StateYear of earliest observationYear of last observationTotal HUCs with observations†HUCs with observations†
Connecticut199820176Housatonic; Lower Connecticut; Lower Hudson; Quinebaug; Quinnipiac; Shetucket
Delaware187418741Brandywine-Christina
District of Columbia189519501Middle Potomac-Anacostia-Occoquan
Maryland192320184Chester-Sassafras; Gunpowder-Patapsco; Lower Potomac; Middle Potomac-Anacostia-Occoquan
Massachusetts1874201815Blackstone; Charles; Chicopee; Concord; Deerfield; Gulf of Maine/Bay of Fundy; Housatonic; Lower Connecticut; Merrimack River; Middle Connecticut; Middle Hudson; Narragansett; Nashua; New England Region; Westfield
New Hampshire199820163Black-Ottauquechee; Nashua; West
New Jersey200220186Hackensack-Passaic; Middle Delaware-Musconetcong; Mullica-Toms; Raritan; Rondout; Sandy Hook-Staten Island
New York1884201827Chaumont-Perch; Chenango; Conewango; Hackensack-Passaic; Hudson-Hoosic; Hudson-Wappinger; Irondequoit-Ninemile; Lake Champlain; Lake Ontario; Lower Genesee; Lower Hudson; Mettawee River; Middle Delaware-Mongaup-Brodhead; Middle Hudson; Mohawk; Niagara; Northern Long Island; Oneida; Oswego; Rondout; Salmon-Sandy; Sandy Hook-Staten Island; Schoharie; Seneca; Southern Long Island; Upper Delaware; Upper Susquehanna
Pennsylvania197720188Crosswicks-Neshaminy; Lehigh; Lower Susquehanna-Swatara; Middle Delaware-Mongaup-Brodhead; Middle Delaware-Musconetcong; Schuylkill; Shenango; Upper Allegheny
Rhode Island200720104Blackstone; Narragansett; Pawcatuck-Wood; Quinebaug
Vermont194220175Black-Ottauquechee; Hudson-Hoosic; Lake Champlain; Mettawee River; Otter Creek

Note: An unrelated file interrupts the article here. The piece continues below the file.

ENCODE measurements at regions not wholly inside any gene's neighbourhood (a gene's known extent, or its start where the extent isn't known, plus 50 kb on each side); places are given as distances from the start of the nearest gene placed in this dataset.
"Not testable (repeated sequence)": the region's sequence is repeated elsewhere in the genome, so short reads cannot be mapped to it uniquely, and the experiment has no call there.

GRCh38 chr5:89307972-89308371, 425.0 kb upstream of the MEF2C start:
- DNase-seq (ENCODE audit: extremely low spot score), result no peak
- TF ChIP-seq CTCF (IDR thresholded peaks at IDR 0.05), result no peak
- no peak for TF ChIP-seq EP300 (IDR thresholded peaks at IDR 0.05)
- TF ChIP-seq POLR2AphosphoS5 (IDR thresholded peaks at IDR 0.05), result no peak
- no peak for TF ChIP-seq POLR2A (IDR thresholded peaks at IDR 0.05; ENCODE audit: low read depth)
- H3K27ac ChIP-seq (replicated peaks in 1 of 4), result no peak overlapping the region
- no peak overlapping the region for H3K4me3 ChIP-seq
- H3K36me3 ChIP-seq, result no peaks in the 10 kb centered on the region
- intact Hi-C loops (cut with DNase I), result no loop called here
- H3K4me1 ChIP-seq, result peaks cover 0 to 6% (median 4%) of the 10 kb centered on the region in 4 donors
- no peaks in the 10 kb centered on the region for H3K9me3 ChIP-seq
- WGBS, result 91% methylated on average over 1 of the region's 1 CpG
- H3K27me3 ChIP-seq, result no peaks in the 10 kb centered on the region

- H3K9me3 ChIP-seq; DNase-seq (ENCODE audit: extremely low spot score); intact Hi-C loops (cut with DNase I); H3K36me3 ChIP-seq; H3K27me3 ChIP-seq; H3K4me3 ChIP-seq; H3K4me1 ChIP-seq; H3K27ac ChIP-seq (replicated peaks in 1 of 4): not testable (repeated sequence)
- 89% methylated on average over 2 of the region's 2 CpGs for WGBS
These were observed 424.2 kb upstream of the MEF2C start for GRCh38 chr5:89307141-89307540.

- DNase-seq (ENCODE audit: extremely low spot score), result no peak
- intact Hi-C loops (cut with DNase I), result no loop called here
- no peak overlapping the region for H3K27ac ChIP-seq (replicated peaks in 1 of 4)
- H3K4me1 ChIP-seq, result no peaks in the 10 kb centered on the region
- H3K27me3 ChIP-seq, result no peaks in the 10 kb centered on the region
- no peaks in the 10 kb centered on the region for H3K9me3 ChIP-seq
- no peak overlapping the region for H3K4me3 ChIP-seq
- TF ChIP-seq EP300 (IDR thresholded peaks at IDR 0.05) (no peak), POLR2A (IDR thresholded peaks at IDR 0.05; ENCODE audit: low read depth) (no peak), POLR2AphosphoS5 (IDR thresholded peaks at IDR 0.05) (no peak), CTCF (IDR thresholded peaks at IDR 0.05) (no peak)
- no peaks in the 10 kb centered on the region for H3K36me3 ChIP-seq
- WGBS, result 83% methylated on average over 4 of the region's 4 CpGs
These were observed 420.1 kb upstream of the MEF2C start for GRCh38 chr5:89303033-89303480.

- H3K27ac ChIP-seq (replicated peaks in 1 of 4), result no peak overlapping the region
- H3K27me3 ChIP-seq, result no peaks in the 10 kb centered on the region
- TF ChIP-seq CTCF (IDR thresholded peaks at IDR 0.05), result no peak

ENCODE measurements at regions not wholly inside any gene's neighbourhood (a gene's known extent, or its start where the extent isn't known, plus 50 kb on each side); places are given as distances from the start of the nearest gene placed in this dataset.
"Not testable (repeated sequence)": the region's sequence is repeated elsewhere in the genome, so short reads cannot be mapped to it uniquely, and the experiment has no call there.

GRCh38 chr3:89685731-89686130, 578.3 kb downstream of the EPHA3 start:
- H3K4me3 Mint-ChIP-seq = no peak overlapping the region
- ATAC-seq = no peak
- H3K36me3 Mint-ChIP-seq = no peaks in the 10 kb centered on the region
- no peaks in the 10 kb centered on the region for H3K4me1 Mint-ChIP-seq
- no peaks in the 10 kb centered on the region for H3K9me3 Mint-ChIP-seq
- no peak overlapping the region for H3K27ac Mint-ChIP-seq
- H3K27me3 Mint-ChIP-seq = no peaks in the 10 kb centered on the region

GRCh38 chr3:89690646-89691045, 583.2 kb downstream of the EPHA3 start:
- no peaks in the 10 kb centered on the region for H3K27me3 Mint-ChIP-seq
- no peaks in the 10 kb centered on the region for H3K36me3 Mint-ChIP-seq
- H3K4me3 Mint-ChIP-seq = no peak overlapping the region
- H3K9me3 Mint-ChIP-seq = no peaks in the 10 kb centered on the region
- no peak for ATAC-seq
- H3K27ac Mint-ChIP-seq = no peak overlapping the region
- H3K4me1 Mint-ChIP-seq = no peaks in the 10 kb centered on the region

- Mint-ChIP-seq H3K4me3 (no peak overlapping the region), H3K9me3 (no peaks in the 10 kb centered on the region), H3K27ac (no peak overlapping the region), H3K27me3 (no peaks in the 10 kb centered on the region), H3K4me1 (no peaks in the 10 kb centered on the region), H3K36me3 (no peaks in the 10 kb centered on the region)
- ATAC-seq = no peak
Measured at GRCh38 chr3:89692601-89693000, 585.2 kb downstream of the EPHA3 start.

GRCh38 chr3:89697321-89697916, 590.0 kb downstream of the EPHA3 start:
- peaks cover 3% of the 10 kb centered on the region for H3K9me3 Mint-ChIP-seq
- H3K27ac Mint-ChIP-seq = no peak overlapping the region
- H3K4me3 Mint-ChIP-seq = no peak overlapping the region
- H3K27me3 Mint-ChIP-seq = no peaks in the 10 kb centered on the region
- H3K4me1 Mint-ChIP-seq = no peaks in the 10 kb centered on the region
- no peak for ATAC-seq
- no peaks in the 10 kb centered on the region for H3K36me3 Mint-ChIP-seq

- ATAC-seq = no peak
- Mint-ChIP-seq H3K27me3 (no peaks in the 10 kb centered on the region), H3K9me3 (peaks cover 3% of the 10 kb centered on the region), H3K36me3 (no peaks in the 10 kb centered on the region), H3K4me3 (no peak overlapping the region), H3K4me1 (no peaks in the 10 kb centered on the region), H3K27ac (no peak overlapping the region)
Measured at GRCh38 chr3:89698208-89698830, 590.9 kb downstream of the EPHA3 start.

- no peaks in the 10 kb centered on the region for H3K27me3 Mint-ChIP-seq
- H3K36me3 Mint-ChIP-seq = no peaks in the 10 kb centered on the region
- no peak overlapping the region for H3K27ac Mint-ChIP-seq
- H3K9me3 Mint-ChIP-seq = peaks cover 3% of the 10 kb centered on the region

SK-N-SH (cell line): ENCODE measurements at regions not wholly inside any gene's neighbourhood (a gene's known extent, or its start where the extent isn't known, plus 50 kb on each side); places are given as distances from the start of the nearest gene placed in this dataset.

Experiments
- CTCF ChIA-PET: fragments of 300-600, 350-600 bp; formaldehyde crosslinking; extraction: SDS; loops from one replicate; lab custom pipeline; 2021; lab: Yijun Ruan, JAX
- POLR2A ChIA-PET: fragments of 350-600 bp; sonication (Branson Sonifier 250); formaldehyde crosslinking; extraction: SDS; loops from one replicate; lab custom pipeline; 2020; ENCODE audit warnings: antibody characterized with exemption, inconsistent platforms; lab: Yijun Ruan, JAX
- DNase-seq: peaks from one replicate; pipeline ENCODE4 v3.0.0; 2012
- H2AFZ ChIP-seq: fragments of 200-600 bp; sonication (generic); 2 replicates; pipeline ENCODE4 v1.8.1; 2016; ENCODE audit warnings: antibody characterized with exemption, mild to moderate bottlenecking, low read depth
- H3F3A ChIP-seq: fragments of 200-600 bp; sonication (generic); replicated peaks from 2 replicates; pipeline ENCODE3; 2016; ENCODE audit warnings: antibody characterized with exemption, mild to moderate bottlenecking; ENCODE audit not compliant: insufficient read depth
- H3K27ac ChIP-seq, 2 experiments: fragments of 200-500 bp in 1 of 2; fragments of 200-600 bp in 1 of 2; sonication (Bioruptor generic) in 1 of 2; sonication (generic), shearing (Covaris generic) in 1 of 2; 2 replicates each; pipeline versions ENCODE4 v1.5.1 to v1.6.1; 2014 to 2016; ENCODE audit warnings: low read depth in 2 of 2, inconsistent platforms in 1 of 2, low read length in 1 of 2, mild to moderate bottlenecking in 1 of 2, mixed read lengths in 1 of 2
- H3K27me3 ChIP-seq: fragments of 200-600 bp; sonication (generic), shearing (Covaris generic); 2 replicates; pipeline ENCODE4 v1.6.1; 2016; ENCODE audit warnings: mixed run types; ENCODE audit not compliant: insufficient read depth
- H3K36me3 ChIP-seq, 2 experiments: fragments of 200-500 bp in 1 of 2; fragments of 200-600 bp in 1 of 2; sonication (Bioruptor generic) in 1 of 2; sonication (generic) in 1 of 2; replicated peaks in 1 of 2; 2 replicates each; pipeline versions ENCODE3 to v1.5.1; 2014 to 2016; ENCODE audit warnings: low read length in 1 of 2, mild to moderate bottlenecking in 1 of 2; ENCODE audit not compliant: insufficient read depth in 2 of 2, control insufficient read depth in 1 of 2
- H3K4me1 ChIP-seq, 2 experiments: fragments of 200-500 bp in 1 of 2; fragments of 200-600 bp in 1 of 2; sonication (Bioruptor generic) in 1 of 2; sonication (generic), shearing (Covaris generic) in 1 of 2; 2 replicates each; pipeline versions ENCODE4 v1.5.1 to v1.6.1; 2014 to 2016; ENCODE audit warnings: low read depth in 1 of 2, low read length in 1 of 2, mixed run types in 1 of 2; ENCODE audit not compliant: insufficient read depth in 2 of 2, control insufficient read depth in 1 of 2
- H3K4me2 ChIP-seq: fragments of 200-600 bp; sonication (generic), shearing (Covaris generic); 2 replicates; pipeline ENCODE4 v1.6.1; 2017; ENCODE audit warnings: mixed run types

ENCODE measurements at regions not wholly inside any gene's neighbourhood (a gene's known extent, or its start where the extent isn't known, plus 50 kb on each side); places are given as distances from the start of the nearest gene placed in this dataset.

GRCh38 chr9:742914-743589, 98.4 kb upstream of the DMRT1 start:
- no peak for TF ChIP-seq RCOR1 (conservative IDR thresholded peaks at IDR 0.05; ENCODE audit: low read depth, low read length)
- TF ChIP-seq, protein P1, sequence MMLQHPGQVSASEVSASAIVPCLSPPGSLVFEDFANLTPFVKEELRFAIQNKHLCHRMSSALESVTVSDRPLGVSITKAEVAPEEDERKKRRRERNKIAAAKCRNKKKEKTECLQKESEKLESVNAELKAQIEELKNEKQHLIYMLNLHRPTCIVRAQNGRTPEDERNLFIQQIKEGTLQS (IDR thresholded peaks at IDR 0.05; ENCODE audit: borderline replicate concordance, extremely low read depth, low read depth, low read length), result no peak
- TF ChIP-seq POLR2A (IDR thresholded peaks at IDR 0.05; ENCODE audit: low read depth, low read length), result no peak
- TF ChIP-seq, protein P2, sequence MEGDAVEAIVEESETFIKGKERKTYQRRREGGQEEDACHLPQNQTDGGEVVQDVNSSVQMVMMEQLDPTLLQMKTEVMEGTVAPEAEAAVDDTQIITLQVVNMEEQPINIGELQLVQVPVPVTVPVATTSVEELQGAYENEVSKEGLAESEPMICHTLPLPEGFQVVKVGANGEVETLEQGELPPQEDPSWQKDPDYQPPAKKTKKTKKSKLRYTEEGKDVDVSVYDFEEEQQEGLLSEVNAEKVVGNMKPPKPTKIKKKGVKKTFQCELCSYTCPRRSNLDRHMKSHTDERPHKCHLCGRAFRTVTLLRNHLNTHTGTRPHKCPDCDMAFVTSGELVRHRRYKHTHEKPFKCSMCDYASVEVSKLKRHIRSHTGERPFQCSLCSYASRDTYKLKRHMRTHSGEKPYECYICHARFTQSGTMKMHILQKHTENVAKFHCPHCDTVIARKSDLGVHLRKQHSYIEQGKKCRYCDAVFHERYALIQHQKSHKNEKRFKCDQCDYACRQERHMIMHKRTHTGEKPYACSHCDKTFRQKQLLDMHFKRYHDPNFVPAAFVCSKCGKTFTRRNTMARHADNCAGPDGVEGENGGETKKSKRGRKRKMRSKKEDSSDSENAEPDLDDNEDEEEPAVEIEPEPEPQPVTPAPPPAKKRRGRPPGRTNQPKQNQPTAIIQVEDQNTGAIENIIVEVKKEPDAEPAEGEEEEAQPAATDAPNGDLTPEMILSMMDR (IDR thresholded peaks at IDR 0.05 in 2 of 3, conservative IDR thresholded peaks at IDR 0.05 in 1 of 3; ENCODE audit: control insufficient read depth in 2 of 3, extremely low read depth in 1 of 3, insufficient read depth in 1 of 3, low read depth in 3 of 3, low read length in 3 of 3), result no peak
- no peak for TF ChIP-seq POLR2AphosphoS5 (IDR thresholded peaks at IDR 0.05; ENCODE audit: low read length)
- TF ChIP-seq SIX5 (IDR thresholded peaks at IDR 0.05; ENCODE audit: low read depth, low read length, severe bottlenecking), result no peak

Virginia193619451Middle Potomac-Anacostia-Occoquan

Table last updated 11/17/2018

† Populations may not be currently present.


Ecology:

Life history: each T. natans plant has 15 - 20 rosettes; each rosette can generate up to 20 seeds (Maryland Sea Grant 2012); seeds overwinter in the benthic sediments and germinate the following spring; seeds remain viable for up to 12 years (Swearingen et al. 2002).

Habitat: shallow (less than 5 meters), nutrient-rich lakes and slow-moving rivers and streams

Tolerances: pH range of 6.7 to 8.2 and alkalinity of 12 to 128 mg/L of calcium carbonate

Community interactions: fertilized by generalist insects

Means of Introduction: Typically introduced by aquarium release, escape from ornamental ponds, hitchhiking on waterfowl, or intentional plantings. Spreads either by the rosettes detaching from their stems and floating to another area, or more often by the nuts being swept by currents or waves to other parts of the lake or river (Bickley and Cory 1955; Mirick 1996; Hummel and Kiviat 2004).